When developing a new business website, there is one vital aspect that frequently gets ignored: the role and input of the employees themselves. Companies will frequently invest in customer testing and feedback and incorporate the views of high level stakeholders such as corporate leaders and senior execs, regardless of how close they are to the end-customer and the processes that will be incorporated into the new website. However, the views of front line staff often fail to be taken into account, and valuable wins are lost as a result.
Why Engage Your Staff?
By asking for the ideas of your employees, they can feel listened to and important in their roles. Remember, your front line staff speak to your customers every day. They understand their frustrations, and the opportunities that your business has to do things better. What’s more, they are likely to be highly motivated by being asked to input into the development of a business asset as important as your website. It is also important to gauge their views as they are the ones who represent your business on a daily basis. For example Billericay Funeral Directors would want to ensure that the website reflects the service that their members of staff give to the families who engage their services. This can only truly be achieved by asking for their input in the website design and text content.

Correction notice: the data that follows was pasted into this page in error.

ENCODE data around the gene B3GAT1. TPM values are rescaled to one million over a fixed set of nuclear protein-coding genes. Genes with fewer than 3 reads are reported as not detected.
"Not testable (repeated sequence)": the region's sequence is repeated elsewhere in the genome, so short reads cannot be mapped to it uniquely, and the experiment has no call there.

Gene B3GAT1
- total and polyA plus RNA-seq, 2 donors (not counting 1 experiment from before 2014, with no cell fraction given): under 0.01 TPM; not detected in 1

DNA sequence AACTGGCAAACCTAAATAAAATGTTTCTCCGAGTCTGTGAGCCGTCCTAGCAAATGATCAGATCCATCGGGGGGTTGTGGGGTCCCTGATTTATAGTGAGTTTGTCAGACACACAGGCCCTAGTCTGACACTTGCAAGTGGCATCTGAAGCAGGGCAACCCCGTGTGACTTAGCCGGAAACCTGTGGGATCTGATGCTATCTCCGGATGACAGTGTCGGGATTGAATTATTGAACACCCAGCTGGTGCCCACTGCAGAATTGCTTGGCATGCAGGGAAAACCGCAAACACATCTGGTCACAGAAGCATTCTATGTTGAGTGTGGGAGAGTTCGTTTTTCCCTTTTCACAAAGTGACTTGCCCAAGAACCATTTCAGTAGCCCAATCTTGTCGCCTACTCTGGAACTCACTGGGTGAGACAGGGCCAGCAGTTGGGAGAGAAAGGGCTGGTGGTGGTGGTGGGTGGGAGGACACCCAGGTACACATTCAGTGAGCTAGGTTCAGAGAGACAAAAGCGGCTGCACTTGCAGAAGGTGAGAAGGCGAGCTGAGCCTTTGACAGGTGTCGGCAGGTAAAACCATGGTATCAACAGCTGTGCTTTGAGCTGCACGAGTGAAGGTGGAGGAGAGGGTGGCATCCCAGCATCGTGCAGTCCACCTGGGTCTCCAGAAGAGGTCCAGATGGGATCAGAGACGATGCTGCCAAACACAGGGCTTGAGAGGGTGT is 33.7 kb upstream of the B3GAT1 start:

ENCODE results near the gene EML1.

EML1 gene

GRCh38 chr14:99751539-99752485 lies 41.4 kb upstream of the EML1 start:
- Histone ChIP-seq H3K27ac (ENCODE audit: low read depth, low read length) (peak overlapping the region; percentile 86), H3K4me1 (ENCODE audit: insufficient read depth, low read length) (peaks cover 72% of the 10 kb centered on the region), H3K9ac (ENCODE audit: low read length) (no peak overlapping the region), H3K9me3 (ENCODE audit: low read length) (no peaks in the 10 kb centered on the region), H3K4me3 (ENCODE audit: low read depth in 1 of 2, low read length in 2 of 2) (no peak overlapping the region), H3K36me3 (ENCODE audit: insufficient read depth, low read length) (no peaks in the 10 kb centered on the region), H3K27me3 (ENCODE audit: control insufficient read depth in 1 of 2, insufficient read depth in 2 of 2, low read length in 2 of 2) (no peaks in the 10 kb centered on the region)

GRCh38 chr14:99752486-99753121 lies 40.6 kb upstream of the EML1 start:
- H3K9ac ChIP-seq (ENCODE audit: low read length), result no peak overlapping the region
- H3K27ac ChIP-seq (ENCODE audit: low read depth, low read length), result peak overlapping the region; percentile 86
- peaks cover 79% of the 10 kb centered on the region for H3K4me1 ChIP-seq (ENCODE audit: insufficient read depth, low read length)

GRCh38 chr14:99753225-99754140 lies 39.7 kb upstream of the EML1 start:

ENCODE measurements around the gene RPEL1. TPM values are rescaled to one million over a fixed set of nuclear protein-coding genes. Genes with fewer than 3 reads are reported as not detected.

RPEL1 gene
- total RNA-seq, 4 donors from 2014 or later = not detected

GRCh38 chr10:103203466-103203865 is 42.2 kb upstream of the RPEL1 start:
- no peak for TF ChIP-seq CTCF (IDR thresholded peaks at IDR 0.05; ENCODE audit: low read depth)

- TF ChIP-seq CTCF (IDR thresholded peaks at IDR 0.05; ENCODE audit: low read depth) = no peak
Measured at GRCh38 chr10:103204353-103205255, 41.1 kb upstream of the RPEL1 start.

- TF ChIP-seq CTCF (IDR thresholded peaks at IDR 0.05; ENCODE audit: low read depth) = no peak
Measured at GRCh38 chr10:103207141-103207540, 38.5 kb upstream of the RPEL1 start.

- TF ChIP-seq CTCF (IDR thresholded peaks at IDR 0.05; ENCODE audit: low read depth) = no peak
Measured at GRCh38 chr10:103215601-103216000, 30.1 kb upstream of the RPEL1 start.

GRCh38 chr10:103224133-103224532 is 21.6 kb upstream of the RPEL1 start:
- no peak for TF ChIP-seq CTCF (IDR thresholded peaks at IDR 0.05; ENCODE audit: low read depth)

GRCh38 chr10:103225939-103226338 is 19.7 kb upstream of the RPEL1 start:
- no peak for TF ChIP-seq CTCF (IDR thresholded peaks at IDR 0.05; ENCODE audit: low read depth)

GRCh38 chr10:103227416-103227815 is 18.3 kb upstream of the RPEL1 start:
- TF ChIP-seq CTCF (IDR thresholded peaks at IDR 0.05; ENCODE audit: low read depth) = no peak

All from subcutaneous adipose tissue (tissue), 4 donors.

How Should You Engage Them?
Ask for volunteers across the business to get involved in the project. Look for cross-functional representatives and ask your people managers to encourage junior and front line staff to get involved. Write it into job descriptions and responsibilities if necessary, so that it becomes something against which reward and recognition can be gained at performance review time, rather than simply another work requirement.
Involve these employee representatives in the creation of the brief itself. Get them together off-site if necessary and with the agency who will be building the site (or your in-house team).
Create a culture of team work that is inclusive and which encourages listening and idea sharing. Remember, more junior staff may be shy, but they very often have superb ideas and creative approaches which will reap rewards in the long run.
Involve the group in user testing as the site is created, and then seek their feedback and ideas for further refinements and development phases. You can also look to create internal digital champions who further the internal discussion and adoption of your business digital assets amongst the broader staff base.